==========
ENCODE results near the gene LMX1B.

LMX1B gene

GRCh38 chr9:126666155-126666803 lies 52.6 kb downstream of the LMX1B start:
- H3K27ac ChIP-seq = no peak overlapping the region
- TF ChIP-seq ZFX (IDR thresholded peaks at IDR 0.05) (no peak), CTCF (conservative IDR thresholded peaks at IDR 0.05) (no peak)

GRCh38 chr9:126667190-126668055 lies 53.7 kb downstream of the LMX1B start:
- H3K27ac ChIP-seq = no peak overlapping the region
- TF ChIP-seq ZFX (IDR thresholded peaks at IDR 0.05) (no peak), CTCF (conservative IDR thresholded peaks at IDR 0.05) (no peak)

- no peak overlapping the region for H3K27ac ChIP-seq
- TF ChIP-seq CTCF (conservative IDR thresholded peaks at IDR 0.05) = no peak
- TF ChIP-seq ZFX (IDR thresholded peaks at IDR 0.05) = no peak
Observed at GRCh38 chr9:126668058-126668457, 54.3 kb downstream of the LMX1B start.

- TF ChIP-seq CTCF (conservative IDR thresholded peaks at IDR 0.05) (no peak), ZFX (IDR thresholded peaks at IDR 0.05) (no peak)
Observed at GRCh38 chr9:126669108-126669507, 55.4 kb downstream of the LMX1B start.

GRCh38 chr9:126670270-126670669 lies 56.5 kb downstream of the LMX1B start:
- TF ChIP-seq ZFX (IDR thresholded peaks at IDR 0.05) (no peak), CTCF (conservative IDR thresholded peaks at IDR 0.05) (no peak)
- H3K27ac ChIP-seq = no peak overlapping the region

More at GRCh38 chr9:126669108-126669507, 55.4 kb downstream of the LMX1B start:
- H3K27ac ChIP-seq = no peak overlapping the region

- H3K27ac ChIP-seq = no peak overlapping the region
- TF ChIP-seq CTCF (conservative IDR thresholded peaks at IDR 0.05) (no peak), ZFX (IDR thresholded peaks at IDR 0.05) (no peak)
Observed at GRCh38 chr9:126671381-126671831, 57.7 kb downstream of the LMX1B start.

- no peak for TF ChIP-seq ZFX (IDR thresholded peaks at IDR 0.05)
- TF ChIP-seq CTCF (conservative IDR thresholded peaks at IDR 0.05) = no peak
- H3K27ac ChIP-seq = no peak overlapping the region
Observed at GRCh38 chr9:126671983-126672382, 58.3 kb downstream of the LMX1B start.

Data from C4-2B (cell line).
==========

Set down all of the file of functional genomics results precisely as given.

ENCODE results near the gene LMX1B.

LMX1B gene

GRCh38 chr9:126666155-126666803 lies 52.6 kb downstream of the LMX1B start:
- H3K27ac ChIP-seq = no peak overlapping the region
- TF ChIP-seq ZFX (IDR thresholded peaks at IDR 0.05) (no peak), CTCF (conservative IDR thresholded peaks at IDR 0.05) (no peak)

GRCh38 chr9:126667190-126668055 lies 53.7 kb downstream of the LMX1B start:
- H3K27ac ChIP-seq = no peak overlapping the region
- TF ChIP-seq ZFX (IDR thresholded peaks at IDR 0.05) (no peak), CTCF (conservative IDR thresholded peaks at IDR 0.05) (no peak)

- no peak overlapping the region for H3K27ac ChIP-seq
- TF ChIP-seq CTCF (conservative IDR thresholded peaks at IDR 0.05) = no peak
- TF ChIP-seq ZFX (IDR thresholded peaks at IDR 0.05) = no peak
Observed at GRCh38 chr9:126668058-126668457, 54.3 kb downstream of the LMX1B start.

- TF ChIP-seq CTCF (conservative IDR thresholded peaks at IDR 0.05) (no peak), ZFX (IDR thresholded peaks at IDR 0.05) (no peak)
Observed at GRCh38 chr9:126669108-126669507, 55.4 kb downstream of the LMX1B start.

GRCh38 chr9:126670270-126670669 lies 56.5 kb downstream of the LMX1B start:
- TF ChIP-seq ZFX (IDR thresholded peaks at IDR 0.05) (no peak), CTCF (conservative IDR thresholded peaks at IDR 0.05) (no peak)
- H3K27ac ChIP-seq = no peak overlapping the region

More at GRCh38 chr9:126669108-126669507, 55.4 kb downstream of the LMX1B start:
- H3K27ac ChIP-seq = no peak overlapping the region

- H3K27ac ChIP-seq = no peak overlapping the region
- TF ChIP-seq CTCF (conservative IDR thresholded peaks at IDR 0.05) (no peak), ZFX (IDR thresholded peaks at IDR 0.05) (no peak)
Observed at GRCh38 chr9:126671381-126671831, 57.7 kb downstream of the LMX1B start.

- no peak for TF ChIP-seq ZFX (IDR thresholded peaks at IDR 0.05)
- TF ChIP-seq CTCF (conservative IDR thresholded peaks at IDR 0.05) = no peak
- H3K27ac ChIP-seq = no peak overlapping the region
Observed at GRCh38 chr9:126671983-126672382, 58.3 kb downstream of the LMX1B start.

Data from C4-2B (cell line).